Posted by: Wiley Lavender on Thursday, October 17, 2019
What is civil forfeiture?
Imagine that you are enjoying a leisurely drive in your expensive car. Suddenly, the police pull you over and arrest you. Next, the police take you into custody and transport you to the nearest police station where you are formally processed. They impound your car and tow it away. You need to hire a criminal lawyer. He, or she, has obtained your release from police custody and is preparing your case for trial. In the meantime, you go to get your car at the police impound yard. It turns out that the prosecutor has seized your car and will not released it to you. This is a bad predicament, isn't it? It gets worse. The prosecutor also informs you that the car is being forfeited. All this is going on while your criminal case is pending.
Your arrest subjects you to a civil forfeiture. To clarify, and using this scenario, this legal proceeding is different from the criminal prosecution. As such, civil forfeiture proceedings are in civil court, not in criminal court.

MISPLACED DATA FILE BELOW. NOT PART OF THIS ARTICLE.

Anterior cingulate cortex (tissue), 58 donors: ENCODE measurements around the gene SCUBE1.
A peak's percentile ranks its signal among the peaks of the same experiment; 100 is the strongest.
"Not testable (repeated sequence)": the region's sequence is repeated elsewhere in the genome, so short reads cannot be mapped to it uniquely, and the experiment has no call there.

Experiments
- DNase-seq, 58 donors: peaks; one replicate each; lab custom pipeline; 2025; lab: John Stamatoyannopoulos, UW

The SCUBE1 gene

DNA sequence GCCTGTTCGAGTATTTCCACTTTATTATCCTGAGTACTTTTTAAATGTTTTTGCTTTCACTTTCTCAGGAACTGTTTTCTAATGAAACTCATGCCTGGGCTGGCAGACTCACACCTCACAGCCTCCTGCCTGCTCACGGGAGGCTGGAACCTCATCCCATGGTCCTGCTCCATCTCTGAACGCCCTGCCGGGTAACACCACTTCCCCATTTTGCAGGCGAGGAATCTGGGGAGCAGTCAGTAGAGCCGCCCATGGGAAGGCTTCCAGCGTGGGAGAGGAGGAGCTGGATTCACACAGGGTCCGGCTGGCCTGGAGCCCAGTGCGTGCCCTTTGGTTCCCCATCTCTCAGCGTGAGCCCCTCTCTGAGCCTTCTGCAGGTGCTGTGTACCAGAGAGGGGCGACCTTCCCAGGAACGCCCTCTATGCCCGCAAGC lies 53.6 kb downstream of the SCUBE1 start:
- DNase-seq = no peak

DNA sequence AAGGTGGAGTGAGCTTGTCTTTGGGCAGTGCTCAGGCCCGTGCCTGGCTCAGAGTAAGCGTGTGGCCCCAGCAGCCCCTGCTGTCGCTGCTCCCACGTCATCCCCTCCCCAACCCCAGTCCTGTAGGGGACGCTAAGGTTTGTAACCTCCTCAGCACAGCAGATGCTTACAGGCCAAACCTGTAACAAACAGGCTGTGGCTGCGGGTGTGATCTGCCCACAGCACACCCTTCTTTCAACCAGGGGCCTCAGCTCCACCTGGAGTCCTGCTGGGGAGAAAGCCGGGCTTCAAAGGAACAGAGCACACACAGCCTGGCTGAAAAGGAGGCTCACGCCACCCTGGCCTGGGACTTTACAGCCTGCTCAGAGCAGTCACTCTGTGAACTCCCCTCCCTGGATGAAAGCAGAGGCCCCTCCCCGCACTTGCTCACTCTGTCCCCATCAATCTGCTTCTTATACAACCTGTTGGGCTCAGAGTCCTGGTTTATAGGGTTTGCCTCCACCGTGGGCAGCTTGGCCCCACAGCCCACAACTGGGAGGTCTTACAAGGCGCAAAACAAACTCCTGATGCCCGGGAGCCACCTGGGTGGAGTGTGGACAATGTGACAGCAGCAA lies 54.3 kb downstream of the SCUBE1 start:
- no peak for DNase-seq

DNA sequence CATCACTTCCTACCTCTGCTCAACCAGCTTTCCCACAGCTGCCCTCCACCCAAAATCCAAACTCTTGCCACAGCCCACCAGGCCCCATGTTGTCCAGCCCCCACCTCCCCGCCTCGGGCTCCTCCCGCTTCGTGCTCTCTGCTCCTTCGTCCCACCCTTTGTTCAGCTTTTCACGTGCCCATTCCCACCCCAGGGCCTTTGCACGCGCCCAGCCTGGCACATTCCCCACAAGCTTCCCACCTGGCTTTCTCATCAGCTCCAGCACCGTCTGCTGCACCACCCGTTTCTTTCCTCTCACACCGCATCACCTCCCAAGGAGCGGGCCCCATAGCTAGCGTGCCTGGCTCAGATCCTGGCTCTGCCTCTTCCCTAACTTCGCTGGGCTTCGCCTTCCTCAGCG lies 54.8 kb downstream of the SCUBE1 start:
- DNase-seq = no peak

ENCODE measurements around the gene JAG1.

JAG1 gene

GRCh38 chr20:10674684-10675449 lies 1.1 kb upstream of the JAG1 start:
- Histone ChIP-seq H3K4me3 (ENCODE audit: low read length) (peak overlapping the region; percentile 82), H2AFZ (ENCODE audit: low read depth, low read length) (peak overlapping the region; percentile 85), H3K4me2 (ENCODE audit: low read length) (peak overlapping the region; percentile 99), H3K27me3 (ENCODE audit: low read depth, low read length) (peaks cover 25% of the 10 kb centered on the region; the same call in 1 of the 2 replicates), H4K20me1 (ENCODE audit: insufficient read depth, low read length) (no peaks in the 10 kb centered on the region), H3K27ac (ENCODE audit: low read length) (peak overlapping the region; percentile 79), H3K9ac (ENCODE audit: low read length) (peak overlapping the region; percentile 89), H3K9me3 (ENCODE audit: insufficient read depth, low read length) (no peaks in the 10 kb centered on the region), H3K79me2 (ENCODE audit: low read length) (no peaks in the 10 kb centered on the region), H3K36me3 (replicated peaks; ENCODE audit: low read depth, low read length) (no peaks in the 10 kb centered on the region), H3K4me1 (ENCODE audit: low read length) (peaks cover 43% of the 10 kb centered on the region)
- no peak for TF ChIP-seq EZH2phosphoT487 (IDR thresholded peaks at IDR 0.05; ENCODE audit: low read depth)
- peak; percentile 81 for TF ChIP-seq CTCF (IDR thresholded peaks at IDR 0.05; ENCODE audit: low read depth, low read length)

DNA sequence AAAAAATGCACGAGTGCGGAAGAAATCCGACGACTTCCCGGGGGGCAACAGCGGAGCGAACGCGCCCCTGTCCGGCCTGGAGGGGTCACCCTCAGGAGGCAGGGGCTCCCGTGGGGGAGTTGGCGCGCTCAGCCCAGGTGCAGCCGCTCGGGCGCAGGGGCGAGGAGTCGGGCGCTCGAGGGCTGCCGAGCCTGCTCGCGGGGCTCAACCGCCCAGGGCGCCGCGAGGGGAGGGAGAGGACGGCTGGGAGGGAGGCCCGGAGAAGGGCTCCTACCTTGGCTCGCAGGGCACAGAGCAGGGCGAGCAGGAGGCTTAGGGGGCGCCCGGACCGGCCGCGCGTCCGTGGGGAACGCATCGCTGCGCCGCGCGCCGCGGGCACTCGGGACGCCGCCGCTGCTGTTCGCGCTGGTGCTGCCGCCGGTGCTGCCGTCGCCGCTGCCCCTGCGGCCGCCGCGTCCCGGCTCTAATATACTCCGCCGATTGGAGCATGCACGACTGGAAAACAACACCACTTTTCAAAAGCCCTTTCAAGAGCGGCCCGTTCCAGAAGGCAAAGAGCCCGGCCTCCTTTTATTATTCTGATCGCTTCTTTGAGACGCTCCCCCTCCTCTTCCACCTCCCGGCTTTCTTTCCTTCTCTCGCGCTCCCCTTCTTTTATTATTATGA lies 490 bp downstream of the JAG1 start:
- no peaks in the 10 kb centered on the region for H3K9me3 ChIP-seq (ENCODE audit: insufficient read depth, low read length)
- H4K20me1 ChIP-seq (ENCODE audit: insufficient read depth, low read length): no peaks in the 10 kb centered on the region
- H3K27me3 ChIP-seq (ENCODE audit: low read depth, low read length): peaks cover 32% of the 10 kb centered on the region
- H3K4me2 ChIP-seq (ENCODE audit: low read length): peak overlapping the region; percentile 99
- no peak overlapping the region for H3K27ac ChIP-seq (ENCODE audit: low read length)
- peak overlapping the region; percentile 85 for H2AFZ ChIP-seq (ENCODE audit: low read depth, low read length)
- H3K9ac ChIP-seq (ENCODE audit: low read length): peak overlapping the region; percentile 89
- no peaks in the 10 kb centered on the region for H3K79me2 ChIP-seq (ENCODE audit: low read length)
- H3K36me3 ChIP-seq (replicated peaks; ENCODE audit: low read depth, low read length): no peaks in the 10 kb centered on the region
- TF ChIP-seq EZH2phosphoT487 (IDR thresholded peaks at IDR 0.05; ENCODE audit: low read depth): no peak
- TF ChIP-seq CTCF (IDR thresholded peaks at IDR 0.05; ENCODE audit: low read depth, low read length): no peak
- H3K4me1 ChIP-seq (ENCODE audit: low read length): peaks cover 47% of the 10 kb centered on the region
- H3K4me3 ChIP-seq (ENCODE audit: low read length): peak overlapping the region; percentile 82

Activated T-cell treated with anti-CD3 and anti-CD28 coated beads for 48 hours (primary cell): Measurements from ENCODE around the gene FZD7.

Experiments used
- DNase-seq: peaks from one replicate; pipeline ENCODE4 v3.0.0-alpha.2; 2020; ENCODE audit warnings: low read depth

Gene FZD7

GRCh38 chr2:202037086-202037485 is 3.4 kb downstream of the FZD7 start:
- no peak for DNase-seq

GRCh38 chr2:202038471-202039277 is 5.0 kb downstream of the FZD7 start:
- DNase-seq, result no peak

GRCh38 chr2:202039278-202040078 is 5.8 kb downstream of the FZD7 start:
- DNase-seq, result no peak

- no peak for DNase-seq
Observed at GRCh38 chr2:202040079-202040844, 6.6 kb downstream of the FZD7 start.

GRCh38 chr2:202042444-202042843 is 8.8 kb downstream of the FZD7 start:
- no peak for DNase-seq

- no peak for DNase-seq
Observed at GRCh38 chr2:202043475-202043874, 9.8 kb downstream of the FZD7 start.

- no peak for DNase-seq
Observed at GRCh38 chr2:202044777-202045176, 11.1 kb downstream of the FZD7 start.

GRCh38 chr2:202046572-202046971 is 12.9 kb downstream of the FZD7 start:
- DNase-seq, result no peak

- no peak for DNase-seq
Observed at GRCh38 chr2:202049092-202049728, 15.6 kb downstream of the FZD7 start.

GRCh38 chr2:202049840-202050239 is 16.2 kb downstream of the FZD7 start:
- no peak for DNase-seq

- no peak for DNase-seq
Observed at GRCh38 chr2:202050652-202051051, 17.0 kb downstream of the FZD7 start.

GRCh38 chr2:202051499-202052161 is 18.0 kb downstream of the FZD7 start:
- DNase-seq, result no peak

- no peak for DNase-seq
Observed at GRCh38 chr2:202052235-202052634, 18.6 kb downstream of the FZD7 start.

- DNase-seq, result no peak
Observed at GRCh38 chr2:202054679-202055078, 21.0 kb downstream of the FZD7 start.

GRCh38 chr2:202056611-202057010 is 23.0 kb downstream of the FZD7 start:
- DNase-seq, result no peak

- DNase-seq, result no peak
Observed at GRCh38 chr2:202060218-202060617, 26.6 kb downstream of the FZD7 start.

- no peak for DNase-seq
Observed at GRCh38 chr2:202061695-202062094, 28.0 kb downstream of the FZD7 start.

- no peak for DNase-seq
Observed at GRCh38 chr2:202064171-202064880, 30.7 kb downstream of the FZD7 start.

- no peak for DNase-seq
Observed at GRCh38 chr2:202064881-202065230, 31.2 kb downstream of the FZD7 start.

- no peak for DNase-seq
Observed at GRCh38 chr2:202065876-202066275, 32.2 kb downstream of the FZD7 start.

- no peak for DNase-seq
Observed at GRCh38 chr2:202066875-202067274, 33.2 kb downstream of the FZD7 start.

Law enforcement uses civil forfeiture as a powerful tool. FYI - another name for civil forfeiture is civil asset forfeiture. This is where the government, in the course of a criminal prosecution, attempts to take property owned by a criminal defendant. The government obtains ownership of that property. In New Jersey, property subject to civil forfeiture ranges from guns, money, motor vehicles, buildings and premises.
Under New Jersey law, the seized property is now owned by the entity funding the prosecution once the property has been ruled to have been forfeited. The criminal defendant has lost ownership of property that was once theirs.
Under New Jersey law the fact that a prosecution involving seized property terminates without a conviction does not preclude forfeiture proceedings against the property. In other words, you can still lose your property seized by the prosecutor even when found not guilty. It can include your home and any funds that have been seized by the prosecutor.
A person needs an attorney experienced in civil litigation when faced with a civil forfeiture. Therefore, the selection of skilled civil counsel is crucial. Contact us for more information or if you need help.